In-Drive is a one-touch emergency response, diagnostic and location-based service tool. The system uses a small device that plugs into your car’s onboard diagnostic port to collect data on miles driven, turns, acceleration, braking, speed and time of day.
Another small device, clipped to the car’s visor, lets drivers make phone calls via Bluetooth and allows phone calls for emergency and roadside assistance. The optional In-Drive visor clip offers comparable services to GM’s OnStar FMV product, though the clip has to be charged because it lacks a power source. That’s somewhat inconvenient, but it’s a similar setup to aftermarket Bluetooth speakers. Most vehicles built after 1995 should accommodate both In-Drive systems, though some vehicles are excluded.Depending on what services you want, the In-Drive system will cost anywhere from $6.99 a month — for services such as stolen-vehicle help and maintenance reminders — to $11.99 for automatic emergency response assistance, roadside assistance and enhanced diagnostics. Buying the services in six-month chunks produces additional savings. If you want speed, location and vehicle tracking capabilities, that will cost an extra $9.99 a month. When you add up the packages, pricing is comparable to OnStar.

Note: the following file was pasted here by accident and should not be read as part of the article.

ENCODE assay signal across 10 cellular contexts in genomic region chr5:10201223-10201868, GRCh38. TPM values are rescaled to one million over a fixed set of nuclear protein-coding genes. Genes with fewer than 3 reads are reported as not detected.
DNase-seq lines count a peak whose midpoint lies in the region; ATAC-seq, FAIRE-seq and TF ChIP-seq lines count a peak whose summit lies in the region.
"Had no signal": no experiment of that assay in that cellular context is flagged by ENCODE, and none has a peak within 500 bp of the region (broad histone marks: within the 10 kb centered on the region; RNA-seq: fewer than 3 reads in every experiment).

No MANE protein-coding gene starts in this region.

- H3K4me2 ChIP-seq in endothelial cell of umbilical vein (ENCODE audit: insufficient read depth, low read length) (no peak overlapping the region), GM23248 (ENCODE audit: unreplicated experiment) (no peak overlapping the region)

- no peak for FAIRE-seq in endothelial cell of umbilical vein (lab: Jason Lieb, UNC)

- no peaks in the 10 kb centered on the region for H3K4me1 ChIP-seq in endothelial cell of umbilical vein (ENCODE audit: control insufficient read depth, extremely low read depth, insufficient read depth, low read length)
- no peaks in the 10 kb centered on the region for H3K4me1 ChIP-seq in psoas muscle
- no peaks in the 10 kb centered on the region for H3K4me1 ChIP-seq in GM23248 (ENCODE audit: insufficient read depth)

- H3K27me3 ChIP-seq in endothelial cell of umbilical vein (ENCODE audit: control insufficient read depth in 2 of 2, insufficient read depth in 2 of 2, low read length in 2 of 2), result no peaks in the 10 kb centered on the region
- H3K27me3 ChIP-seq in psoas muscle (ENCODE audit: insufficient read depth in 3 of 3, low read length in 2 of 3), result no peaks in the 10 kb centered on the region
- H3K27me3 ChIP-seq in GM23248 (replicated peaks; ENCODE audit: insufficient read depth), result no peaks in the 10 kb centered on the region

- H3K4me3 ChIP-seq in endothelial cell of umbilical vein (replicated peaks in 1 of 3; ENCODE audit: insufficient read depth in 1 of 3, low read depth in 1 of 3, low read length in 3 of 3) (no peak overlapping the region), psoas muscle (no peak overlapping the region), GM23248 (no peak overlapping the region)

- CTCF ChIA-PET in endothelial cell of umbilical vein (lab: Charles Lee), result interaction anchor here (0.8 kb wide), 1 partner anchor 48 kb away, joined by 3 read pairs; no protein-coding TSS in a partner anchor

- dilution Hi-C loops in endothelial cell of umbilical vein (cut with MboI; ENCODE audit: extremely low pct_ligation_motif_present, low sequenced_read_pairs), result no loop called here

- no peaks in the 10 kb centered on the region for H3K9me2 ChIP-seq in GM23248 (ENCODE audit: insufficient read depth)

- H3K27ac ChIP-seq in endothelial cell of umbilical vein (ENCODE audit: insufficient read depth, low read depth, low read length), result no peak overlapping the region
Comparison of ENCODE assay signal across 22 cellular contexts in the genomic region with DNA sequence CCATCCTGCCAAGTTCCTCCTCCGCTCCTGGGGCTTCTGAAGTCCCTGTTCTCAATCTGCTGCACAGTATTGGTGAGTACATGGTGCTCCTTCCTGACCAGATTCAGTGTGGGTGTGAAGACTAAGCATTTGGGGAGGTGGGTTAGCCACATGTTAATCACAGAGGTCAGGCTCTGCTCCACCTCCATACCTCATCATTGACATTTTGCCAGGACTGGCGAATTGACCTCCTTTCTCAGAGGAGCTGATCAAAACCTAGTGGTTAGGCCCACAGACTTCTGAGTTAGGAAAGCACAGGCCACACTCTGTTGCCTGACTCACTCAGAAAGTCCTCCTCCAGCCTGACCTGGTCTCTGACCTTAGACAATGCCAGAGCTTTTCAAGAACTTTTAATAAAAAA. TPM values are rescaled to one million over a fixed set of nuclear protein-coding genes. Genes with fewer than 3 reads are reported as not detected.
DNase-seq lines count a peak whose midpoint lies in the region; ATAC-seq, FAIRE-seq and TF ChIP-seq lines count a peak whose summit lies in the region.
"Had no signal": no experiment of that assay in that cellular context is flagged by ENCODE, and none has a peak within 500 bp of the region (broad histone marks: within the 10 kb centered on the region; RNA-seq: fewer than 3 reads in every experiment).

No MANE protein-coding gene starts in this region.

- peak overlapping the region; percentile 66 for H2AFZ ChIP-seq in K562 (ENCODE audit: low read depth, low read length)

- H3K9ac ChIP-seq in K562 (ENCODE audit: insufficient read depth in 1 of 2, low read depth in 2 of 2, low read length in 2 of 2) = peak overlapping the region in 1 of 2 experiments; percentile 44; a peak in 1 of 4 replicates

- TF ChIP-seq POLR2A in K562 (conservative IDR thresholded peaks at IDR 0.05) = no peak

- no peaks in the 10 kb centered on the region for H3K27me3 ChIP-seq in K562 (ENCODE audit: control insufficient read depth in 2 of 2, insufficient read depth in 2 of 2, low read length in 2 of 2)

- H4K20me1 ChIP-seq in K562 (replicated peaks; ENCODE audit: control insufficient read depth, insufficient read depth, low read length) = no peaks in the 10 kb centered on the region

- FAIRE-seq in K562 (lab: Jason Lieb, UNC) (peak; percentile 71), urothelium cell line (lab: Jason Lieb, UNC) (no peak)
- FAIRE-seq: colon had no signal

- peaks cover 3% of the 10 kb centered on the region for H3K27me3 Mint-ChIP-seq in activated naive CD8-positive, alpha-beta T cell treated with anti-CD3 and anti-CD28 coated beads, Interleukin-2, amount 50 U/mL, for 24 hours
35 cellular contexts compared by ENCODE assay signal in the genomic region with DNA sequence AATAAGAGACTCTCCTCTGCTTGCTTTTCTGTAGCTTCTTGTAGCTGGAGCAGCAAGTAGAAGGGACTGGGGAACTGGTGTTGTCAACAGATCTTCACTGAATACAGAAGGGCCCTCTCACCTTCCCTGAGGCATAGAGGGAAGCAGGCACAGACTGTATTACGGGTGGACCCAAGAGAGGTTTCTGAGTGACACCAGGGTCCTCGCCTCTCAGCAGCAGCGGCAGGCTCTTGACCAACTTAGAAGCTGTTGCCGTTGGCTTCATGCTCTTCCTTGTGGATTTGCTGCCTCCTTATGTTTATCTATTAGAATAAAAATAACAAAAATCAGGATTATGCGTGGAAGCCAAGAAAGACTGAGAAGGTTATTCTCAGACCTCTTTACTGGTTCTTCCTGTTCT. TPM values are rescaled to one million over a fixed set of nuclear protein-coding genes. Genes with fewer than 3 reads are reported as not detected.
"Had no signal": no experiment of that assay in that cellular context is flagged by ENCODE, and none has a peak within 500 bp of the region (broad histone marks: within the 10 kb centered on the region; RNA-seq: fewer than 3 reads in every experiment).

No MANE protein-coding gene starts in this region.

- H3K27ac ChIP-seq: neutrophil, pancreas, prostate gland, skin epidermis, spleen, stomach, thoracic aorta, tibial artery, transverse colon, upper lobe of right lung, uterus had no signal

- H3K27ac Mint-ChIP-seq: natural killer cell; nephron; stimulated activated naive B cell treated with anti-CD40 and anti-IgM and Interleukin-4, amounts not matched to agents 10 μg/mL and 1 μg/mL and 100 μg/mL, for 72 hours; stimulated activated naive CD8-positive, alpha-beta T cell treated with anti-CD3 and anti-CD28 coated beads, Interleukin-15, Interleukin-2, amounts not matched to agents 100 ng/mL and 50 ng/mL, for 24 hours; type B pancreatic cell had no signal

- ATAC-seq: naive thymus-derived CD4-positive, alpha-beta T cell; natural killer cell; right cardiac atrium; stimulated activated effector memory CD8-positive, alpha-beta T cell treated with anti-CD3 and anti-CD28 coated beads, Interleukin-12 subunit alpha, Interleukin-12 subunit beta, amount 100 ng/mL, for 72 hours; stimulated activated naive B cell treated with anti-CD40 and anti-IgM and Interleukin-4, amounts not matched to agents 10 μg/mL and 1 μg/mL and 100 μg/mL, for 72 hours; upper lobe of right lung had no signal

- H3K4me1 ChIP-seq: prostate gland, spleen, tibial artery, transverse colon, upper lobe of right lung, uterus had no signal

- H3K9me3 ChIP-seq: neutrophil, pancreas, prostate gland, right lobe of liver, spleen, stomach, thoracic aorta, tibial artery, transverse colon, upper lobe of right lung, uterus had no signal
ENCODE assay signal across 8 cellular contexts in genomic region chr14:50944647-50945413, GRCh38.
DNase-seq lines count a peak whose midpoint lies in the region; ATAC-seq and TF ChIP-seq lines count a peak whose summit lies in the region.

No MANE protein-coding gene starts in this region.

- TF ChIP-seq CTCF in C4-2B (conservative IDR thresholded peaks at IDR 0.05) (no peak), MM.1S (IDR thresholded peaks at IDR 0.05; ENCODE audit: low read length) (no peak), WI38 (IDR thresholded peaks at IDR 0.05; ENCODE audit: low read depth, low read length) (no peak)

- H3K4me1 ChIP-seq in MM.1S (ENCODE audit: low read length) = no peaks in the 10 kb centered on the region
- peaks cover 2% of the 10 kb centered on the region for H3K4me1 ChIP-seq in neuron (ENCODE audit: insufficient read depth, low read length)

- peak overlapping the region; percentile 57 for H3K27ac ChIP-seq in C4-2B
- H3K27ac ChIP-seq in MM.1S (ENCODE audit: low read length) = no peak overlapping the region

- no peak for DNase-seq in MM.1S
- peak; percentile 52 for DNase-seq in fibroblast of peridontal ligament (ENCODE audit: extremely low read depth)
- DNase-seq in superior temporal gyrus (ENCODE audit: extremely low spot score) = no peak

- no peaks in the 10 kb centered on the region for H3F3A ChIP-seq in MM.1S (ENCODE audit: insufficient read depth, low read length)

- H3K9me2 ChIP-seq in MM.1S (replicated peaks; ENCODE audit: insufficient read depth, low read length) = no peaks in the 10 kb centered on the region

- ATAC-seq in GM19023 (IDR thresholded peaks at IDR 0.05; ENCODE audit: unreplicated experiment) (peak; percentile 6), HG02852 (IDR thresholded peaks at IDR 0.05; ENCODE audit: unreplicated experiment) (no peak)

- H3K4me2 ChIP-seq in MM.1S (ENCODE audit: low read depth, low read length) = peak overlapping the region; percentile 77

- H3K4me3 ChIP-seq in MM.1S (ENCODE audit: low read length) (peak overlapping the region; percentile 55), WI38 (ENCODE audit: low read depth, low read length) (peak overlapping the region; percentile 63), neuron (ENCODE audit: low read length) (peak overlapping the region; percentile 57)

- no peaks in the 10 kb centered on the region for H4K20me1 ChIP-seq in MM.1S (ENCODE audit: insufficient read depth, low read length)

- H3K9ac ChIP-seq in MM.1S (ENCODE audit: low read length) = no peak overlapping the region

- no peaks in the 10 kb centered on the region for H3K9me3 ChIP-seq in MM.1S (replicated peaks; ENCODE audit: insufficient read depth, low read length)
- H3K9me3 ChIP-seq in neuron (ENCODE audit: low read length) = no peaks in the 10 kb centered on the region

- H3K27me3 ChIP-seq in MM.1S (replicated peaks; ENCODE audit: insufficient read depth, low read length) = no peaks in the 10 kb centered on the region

Like the OnStar system — which State Farm also provides discounts to policy holders for — the In-Drive system should reduce premiums. Liability, medical payments, collision and comprehensive coverage premiums will go down about 10% automatically when you sign up for In-Drive, State Farm says.
However, In-Drive also tracks driving habits. If your driving habits fall in line with what the insurance company deems as safe, premiums could go down by as much as 50%, depending on how frequently you drive, the time of day and your driving style. That figure doesn’t account for extra discounts you might already get with State Farm.
On average, State Farm says the average policy holder will save an extra 20% off their premiums for folks driving 12,000 miles on average annually.
Of course, it’s always possible that if you drive recklessly, there could be no savings from In-Drive. Or worse, your premiums could go up. Even if that were the case, the system would still provide the added benefit of automatic incident alerts and helping to track down your car if it’s stolen, depending on the plan you have. We’d like to point out, though, that if the thief is clever enough to yank out the device in your diagnostic port, State Farm won’t be able to track down your car.
In-Drive will be available to Illinois State Farm policy holders in September. More states will be added next year.